16 Annotating Learning in an OER

picture of notebook with pencils beside it

One of my favourite ways to engage students in their learning is to have them annotate readings and reflect on this experience. When I began writing this open textbook I had a few chapters drafted, but not nearly enough for students to use in replacement of their traditional textbook. I invited some of my students to read what I had written and annotate the content using Hypothesis. Their comments, suggestions, ideas, and criticism helped me shape the structure of the book and rewrite some of the content. In order to support their work, I created an Annotating Learning assignment that could be re-used for this OER or any OER of your choosing.

Annotating Learning in an OER


Students can be directed to annotate a single chapter, group of chapters, or a particular reading in any OER of your choosing. (I’ll use this open textbook as an example for different ways this can be done.)


  • Critically evaluate the content in an OER (this may be done against specific requirements set out by the instructor).
  • Identify gaps in content: this may include missing information and/or examples.
  • Update and breath new life into the content: this might mean using more recent and relevant examples that students can relate to; or, it might mean identifying where stereotypes and gendered language is used that should be addressed.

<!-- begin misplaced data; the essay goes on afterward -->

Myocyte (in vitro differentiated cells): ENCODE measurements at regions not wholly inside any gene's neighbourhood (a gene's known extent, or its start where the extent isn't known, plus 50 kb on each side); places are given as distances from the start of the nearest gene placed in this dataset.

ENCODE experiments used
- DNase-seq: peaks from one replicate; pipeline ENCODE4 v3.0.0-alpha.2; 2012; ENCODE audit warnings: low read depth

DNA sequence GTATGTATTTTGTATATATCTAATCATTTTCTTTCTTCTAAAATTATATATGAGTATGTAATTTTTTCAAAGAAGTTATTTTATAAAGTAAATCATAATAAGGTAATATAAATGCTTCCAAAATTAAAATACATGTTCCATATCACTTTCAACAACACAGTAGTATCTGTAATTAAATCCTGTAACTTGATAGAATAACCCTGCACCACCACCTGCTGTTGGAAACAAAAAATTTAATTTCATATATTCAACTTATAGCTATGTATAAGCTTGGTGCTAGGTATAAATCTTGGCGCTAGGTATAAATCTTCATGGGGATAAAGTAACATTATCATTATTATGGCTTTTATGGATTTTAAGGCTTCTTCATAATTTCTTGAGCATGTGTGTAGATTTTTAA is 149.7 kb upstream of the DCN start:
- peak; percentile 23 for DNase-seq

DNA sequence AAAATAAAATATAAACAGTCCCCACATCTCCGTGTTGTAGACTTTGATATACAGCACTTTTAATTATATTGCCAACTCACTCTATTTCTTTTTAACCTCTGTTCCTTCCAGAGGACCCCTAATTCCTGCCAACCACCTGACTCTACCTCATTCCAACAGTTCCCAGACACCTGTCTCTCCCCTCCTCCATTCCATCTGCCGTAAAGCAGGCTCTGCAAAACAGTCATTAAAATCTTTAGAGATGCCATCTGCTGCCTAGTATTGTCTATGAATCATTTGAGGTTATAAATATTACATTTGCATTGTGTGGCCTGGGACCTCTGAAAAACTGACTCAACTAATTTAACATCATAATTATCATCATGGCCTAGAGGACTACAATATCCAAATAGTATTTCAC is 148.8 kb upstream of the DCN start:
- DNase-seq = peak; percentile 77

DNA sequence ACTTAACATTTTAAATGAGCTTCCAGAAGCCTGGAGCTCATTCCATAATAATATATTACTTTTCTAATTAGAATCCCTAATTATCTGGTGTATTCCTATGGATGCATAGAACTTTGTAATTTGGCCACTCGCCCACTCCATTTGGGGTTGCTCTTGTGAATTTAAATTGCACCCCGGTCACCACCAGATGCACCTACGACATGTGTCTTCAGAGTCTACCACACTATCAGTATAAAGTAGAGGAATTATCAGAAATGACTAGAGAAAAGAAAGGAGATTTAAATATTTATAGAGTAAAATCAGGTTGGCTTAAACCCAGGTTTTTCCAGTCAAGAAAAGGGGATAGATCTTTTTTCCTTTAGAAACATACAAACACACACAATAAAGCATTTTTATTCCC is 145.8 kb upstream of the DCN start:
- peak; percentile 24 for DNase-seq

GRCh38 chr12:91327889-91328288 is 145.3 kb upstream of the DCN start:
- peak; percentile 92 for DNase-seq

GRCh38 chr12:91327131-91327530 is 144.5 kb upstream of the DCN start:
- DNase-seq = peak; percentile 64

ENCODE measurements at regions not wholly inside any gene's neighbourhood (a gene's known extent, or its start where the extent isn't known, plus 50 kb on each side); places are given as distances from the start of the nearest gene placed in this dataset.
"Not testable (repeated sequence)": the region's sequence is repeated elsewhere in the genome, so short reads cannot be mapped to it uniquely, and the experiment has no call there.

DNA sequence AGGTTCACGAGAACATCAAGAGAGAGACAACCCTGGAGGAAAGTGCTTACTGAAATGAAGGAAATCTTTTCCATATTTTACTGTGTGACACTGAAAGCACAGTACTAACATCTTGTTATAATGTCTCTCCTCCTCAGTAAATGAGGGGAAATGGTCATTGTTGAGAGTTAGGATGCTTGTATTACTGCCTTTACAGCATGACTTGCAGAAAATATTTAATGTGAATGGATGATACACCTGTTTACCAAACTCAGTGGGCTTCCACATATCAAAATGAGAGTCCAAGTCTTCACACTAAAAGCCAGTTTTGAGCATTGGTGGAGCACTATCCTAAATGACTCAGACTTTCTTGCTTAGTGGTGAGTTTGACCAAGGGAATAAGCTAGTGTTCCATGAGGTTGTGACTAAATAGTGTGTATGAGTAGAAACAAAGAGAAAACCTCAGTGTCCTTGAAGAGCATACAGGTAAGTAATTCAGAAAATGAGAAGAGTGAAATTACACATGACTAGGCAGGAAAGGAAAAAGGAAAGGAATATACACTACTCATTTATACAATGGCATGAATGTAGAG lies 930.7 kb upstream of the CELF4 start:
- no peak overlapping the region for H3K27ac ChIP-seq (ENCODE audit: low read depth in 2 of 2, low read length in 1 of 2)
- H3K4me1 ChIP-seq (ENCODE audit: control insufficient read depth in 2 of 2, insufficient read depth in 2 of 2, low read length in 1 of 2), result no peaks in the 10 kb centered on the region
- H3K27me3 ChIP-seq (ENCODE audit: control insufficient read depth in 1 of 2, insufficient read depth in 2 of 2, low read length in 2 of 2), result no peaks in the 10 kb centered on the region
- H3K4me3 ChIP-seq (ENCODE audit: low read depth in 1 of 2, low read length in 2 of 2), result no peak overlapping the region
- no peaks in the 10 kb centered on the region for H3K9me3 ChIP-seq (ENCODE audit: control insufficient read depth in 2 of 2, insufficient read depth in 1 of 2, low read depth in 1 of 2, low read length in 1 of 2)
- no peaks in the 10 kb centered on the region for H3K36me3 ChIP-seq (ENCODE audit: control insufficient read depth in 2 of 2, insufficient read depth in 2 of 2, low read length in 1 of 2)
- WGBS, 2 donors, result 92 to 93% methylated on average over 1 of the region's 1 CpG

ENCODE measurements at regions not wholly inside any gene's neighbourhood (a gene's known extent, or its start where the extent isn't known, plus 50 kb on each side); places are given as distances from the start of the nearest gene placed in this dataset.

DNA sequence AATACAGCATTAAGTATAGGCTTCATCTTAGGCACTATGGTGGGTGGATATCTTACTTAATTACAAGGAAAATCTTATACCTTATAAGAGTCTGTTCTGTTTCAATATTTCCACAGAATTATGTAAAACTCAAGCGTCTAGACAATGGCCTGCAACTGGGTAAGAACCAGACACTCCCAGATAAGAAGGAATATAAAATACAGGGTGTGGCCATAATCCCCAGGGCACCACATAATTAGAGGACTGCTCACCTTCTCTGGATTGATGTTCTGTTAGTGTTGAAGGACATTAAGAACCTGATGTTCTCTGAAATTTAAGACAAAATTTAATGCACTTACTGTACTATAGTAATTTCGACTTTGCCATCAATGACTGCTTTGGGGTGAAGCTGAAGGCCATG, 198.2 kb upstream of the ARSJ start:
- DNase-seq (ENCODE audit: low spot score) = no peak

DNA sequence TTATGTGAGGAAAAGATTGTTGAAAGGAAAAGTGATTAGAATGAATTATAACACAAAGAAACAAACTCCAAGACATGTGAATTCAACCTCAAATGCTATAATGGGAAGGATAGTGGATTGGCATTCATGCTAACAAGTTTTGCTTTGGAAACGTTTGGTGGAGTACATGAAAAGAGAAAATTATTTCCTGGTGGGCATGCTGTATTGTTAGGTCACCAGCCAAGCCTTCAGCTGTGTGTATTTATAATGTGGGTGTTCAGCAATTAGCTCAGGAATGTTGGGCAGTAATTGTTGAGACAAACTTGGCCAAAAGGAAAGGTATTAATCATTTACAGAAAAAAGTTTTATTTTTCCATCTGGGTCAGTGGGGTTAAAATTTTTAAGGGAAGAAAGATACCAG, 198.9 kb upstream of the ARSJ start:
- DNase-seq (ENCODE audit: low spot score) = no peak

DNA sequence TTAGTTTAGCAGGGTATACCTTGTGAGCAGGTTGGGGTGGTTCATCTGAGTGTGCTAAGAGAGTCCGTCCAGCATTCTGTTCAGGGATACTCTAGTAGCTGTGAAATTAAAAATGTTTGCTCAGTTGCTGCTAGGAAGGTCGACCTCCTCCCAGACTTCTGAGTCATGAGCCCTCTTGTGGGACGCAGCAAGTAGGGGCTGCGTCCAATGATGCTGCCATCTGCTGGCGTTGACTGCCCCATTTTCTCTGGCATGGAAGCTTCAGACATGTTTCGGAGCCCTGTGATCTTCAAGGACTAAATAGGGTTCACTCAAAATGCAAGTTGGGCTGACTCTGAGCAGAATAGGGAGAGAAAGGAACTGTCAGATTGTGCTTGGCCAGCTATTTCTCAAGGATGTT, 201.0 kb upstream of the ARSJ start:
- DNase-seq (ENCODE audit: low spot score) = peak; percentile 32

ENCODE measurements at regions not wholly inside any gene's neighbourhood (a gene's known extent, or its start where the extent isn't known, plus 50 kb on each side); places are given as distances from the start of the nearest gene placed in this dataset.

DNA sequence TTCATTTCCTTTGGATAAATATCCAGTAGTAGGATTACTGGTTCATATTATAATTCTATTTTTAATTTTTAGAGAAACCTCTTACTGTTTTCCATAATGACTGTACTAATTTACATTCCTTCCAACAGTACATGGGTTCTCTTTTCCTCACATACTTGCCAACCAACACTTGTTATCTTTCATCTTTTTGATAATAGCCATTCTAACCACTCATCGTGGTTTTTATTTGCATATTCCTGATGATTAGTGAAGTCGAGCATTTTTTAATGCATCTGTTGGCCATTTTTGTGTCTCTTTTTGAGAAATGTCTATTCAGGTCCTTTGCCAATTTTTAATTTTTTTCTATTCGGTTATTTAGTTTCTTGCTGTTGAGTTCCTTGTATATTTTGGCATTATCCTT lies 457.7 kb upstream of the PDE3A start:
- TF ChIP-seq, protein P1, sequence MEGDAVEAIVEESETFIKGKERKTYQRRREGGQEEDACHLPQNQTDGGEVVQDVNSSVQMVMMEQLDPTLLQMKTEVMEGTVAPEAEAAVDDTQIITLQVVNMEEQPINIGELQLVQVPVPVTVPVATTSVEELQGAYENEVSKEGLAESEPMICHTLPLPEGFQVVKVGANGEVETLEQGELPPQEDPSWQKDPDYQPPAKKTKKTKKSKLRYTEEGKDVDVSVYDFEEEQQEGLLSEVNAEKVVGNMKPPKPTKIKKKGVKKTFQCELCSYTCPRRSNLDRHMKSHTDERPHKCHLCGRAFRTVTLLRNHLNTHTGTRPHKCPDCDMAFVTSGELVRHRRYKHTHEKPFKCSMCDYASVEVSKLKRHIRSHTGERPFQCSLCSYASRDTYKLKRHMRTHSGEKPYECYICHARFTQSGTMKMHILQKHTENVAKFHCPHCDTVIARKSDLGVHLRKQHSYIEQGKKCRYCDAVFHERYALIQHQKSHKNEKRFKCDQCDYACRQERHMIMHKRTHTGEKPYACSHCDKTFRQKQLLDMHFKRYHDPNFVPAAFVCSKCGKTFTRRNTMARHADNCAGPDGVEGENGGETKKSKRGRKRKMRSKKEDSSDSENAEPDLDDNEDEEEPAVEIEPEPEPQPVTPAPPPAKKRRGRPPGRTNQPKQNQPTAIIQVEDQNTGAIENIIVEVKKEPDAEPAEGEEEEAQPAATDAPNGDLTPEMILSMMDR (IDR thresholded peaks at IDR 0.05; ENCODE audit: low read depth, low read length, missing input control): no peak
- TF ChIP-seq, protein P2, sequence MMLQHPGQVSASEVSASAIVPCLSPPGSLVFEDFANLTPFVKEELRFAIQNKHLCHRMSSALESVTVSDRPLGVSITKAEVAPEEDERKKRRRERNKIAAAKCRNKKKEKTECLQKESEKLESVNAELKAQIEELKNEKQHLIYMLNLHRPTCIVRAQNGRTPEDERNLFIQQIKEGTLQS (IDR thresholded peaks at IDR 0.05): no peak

• Invite students to contribute to the creation or revising of open-licensed content that lives in the public domain.
  • Engage students in meaningful open pedagogy that places them as content creators/editors and not merely consumers.

Setting up Hypothesis

Hypothesis is an annotating tool that allows users to annotate (comment on) nearly any web page on the Internet. I use it with students and have used it with those who helped review this open textbook. You can set up a group in Hypothesis so everyone can see each others annotations and comment on them, or you can set up a private channel between two people. Whichever took you decide to use, be sure to provide full instructions on how students can use Hypothesis if that is the annotating tool of your choice. I suggest setting aside a class to conduct a workshop so you can take care of any troubleshooting first.

Options for Annotating Learning

I’ve included two examples of how instructors can engage students in annotating learning: the first is focused on providing ideas on new/revised content that might span several chapters. The second option explains how students could select one chapter and provide annotations throughout. The best option may be to collaborate with your students and ask them what they would like to do!

Option #1: Draft the outline of a “Marketing Context” submission for the OER

For this option, students can annotate in the textbook where a Marketing Context submission should be inserted. The purpose of these examples is to better contextualize the concepts in the book so they are more relevant and applicable to marketing. Real-world examples are what we’re looking for here!